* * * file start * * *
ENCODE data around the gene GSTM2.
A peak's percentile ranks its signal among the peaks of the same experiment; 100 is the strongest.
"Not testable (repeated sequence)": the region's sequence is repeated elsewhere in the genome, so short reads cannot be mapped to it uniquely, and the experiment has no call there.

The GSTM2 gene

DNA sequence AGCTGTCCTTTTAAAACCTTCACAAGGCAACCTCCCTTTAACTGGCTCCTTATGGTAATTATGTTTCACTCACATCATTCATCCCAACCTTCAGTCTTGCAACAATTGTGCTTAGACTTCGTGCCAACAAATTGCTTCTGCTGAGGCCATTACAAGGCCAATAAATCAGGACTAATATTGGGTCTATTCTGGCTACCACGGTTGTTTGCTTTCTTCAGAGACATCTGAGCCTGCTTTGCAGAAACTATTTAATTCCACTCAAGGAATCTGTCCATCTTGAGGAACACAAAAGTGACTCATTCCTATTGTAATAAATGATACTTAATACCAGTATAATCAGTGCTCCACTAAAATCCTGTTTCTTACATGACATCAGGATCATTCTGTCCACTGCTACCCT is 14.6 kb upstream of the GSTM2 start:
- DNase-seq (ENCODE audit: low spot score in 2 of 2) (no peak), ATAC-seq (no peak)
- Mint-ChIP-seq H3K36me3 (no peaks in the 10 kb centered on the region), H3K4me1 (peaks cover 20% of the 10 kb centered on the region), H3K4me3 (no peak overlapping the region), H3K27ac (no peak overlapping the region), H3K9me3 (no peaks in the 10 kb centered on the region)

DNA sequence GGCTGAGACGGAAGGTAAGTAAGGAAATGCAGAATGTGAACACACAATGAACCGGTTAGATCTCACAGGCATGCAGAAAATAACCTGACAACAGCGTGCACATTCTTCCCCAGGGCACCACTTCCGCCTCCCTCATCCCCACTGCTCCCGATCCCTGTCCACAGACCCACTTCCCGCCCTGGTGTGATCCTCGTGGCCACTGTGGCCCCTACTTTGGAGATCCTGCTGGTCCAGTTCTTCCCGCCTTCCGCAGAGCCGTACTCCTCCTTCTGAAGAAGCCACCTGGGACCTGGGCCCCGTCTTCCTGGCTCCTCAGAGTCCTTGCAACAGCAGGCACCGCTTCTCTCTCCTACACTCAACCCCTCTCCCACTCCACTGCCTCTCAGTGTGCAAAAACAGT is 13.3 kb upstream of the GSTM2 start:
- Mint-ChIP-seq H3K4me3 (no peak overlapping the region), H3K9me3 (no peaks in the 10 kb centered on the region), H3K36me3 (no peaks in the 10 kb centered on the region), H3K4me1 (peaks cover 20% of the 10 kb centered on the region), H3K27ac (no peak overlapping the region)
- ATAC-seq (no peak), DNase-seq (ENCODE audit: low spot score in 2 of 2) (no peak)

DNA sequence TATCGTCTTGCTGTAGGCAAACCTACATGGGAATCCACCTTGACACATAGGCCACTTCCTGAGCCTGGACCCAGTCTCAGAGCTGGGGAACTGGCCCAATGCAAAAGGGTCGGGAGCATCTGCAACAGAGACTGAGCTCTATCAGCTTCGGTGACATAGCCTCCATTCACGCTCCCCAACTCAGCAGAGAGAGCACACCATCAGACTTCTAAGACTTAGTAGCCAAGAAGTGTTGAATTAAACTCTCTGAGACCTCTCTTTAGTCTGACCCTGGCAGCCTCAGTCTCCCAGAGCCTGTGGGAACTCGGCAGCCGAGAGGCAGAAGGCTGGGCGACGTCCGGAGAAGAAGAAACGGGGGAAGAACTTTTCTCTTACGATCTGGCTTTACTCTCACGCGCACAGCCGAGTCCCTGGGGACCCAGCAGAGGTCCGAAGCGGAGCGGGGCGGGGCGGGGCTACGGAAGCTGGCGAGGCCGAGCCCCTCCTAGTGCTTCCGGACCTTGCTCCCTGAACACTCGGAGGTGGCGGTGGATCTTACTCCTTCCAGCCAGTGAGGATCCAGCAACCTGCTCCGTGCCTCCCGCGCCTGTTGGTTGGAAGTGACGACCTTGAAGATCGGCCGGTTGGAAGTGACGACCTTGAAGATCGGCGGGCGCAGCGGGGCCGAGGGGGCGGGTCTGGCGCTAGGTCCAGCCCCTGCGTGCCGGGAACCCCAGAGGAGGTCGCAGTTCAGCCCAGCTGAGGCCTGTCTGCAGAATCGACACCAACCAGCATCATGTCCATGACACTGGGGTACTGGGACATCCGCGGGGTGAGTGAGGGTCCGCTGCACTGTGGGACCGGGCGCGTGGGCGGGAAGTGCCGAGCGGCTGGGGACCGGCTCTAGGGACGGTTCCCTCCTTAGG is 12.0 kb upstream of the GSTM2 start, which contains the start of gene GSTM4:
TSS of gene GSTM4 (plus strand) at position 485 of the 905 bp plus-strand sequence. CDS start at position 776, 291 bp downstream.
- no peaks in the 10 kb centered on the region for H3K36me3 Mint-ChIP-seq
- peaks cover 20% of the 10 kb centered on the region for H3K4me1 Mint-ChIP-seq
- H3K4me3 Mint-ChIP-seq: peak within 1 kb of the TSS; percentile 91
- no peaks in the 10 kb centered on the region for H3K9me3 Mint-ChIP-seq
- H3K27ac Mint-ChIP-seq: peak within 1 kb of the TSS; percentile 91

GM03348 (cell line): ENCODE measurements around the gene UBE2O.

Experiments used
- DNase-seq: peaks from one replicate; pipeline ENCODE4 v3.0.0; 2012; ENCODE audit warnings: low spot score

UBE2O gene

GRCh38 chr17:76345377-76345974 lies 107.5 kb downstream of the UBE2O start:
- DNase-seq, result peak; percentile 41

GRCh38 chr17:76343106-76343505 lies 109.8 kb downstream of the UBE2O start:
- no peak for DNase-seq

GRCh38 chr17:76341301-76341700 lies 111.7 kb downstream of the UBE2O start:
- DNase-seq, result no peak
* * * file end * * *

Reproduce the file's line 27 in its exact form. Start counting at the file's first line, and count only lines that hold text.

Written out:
- DNase-seq, result no peak